Nuclear Power

IAEA Board of Governors Meeting, September 13-17, 2010

Agenda Item 6(a)
Strengthening the Agency’s Activities Related to

Nuclear Science, Technology, and Applications: Nuclear Power Applications, Status, and Prospects of Nuclear Power

U.S. Statement

Ambassador Glyn Davies

Mr. Chairman,

The United States believes that the power of peaceful nuclear energy must be harnessed on behalf of worldwide efforts to combat climate change and to advance opportunity for all peoples.  In his 2009 speech in Prague, President Barack Obama called for the building of “a new framework for civil nuclear cooperation” so that countries can access peaceful power without increasing the risks of proliferation.   In May of this year, Secretary of State Clinton, in her statement to the NPT Review Conference, stated that the United States “unequivocally support[s] the rights of states that are in compliance with the treaty to access nuclear technology and energy for peaceful purposes” and that “the United States wants to help expand the ability of all states to utilize peaceful nuclear energy.”

In this regard, I would call attention to the announcement by Secretary Clinton at the NPT Review Conference in May that the United States will make an additional commitment of $50 million over the next five years for a new IAEA Peaceful Uses Initiative.  These resources will help Member States by expanding IAEA activities to improve health care and nutrition, manage water resources, increase food security, and develop the infrastructure for the safe and secure use of nuclear power.   We are already engaged with the IAEA in selecting and designing projects to fund through this new mechanism, and expect to begin funding projects very soon.   We hope other Member States in a position to do so will match this contribution with an additional $50 million.  While we expect contributing Member States will fund projects according to their own criteria, this initiative places no restriction on which States should benefit from this significant increase in funding available for peaceful use activities.

We thank the Secretariat for its work in compiling the report on “Strengthening the Agency’s Activities Related to Nuclear Science, Technology, and Applications.”  We especially welcome the report’s Annex 4 on Agency activities to help Member States acquire the infrastructure for clean, safe, secure, and affordable deployment of nuclear power, while avoiding increased risk of proliferation.  We are pleased to note the three successful “Integrated Nuclear Infrastructure Review “ missions carried out in 2009 and the International Conference on Human Resource Development for Introducing and Expanding Nuclear Power Programs held in Abu Dhabi in March.  We are also pleased that the Agency is continuing to develop its publications on infrastructure development and plans new publications, seminars, and workshops on this subject.  The United States has long supported efforts to help states build the infrastructure for responsible adoption of nuclear power, which is one of the priorities of the Peaceful Uses Initiative.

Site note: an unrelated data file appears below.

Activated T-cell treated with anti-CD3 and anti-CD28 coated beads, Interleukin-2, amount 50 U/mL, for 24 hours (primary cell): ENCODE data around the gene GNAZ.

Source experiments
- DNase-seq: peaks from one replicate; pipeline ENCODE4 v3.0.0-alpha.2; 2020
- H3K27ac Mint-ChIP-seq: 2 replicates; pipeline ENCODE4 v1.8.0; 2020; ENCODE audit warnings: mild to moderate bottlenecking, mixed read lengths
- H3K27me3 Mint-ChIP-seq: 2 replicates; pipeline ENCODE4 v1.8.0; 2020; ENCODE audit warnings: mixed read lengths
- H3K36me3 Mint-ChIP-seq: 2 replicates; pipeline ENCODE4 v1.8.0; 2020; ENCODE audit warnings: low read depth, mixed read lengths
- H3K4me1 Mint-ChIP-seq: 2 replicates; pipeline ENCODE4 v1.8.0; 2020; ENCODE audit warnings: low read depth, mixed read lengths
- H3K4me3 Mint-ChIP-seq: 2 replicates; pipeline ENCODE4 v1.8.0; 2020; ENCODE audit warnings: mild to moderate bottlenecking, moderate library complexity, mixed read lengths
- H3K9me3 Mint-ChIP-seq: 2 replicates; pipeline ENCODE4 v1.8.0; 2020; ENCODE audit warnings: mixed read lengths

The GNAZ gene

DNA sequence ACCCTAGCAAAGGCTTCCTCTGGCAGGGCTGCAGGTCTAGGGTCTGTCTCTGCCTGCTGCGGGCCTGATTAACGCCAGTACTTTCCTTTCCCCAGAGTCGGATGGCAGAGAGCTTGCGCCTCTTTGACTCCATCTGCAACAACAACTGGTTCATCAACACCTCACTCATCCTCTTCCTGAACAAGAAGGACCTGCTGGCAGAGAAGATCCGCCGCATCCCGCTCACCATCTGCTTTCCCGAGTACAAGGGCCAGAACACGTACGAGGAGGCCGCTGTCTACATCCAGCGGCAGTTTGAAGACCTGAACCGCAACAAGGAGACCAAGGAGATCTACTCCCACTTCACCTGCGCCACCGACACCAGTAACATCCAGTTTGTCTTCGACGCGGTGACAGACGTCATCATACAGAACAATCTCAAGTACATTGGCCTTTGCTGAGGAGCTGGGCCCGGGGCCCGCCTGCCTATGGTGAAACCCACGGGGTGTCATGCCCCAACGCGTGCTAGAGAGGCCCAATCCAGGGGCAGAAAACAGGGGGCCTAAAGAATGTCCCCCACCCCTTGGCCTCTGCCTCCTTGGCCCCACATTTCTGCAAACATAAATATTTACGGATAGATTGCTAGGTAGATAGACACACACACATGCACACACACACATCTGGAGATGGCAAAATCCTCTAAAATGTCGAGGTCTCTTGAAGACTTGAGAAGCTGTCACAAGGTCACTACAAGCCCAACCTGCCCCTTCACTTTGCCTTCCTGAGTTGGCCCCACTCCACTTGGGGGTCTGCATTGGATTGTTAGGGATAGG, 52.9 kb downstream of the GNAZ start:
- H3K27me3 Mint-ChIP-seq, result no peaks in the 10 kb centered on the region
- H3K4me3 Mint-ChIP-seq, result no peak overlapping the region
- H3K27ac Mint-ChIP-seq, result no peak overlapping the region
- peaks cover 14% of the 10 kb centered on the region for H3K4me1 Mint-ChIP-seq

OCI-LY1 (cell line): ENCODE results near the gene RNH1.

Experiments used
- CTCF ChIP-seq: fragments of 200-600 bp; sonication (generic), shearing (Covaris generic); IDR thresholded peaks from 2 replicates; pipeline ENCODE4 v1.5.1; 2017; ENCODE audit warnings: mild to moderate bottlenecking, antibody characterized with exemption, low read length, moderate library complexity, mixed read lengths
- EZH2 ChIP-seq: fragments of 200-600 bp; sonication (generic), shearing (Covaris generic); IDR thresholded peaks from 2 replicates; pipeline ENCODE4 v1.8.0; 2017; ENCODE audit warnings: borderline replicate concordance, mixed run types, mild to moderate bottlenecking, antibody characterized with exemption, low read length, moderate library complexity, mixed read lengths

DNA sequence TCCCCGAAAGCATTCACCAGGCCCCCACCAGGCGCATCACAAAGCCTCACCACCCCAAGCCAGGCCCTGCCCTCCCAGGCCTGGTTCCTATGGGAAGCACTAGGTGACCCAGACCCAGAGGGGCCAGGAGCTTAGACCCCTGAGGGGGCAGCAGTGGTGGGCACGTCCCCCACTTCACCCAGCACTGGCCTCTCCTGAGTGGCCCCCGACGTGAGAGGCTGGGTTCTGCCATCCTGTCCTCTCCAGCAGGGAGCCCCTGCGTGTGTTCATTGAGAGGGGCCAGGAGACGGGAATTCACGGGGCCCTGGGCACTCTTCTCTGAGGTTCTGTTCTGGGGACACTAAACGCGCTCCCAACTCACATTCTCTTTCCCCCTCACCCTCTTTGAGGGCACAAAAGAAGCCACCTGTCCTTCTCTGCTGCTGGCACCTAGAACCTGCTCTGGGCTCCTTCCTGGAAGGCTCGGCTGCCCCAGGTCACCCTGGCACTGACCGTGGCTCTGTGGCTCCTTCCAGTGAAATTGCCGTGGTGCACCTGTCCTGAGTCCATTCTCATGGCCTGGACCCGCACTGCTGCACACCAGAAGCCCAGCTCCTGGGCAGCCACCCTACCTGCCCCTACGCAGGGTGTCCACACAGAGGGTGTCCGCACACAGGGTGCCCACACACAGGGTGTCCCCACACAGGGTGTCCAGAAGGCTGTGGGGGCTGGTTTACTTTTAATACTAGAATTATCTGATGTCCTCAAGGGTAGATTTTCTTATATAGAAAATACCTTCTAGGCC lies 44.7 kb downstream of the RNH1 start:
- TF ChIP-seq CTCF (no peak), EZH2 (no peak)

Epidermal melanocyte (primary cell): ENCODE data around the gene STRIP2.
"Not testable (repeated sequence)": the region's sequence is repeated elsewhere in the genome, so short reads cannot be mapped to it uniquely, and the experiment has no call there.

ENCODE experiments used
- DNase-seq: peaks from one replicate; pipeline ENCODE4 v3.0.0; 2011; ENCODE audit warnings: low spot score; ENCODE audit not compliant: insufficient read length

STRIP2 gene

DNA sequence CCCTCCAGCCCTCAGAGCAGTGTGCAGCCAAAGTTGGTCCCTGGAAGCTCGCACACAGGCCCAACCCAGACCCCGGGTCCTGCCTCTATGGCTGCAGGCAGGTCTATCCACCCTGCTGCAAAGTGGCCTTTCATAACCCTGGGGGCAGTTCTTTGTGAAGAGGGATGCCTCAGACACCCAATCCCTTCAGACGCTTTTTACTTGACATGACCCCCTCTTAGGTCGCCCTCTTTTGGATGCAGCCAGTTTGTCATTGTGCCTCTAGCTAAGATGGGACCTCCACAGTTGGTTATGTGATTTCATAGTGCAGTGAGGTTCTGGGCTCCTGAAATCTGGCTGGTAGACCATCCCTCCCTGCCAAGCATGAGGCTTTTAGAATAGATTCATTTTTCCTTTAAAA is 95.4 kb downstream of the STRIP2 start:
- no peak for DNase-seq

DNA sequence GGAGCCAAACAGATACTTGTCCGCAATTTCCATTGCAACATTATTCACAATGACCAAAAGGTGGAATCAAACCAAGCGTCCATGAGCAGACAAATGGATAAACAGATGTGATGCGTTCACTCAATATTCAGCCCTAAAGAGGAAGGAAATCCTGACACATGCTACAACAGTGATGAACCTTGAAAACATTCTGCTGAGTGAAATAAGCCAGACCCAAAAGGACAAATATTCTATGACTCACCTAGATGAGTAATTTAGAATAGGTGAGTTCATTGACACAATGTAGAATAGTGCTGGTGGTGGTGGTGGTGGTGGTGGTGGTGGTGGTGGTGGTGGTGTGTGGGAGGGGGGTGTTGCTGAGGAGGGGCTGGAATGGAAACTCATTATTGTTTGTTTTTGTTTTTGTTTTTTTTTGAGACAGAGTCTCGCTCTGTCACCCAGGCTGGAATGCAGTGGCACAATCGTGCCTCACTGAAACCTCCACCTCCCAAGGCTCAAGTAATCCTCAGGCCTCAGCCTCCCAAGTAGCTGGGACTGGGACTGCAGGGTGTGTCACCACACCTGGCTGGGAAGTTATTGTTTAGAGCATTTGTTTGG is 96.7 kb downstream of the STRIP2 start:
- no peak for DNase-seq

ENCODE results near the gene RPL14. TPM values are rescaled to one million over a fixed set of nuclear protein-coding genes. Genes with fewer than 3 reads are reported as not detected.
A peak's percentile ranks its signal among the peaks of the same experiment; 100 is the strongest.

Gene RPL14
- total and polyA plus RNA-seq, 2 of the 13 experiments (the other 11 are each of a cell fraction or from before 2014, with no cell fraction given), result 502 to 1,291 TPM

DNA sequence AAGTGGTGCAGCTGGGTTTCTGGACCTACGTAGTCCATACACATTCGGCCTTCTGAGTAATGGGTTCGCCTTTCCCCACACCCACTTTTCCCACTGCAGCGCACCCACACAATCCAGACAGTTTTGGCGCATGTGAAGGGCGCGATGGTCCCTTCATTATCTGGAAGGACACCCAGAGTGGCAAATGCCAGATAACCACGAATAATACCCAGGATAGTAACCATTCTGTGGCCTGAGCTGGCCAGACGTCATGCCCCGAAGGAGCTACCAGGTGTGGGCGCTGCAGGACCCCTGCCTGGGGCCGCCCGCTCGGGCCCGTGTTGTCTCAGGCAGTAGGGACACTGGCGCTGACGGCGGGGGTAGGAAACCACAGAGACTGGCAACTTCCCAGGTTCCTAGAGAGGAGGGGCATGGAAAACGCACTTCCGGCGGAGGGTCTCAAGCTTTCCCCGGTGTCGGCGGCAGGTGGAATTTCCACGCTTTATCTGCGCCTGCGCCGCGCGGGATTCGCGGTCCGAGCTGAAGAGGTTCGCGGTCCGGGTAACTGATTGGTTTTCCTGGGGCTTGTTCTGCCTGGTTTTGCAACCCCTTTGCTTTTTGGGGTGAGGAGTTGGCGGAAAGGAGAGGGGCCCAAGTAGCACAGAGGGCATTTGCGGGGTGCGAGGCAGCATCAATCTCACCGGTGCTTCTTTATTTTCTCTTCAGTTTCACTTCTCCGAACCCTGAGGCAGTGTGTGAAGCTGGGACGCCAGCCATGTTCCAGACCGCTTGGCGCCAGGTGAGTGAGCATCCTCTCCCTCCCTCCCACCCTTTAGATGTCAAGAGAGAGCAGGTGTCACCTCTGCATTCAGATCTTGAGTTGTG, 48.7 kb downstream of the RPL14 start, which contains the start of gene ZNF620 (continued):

I would also like to take note of one important development in the Agency’s support for nuclear energy that is not mentioned in the report.  In 2009, the Board approved the Russian Federation’s proposal to establish a low-enriched uranium reserve at Angarsk.  We supported this reserve because we believe that it will provide a security net to Member States in the unlikely event of a fuel supply disruption, and that it will support the expansion of nuclear energy without the acquisition of expensive and unnecessary fuel cycle facilities.  We do not believe that it is appropriate for a Secretariat report to the General Conference to neglect mention of a significant Board action.  This omission needs to be corrected before the Board sends this report to the General Conference.  We further look forward to Board approval of other mechanisms for international fuel assurances in the near future.

Thank you, Mr. Chairman.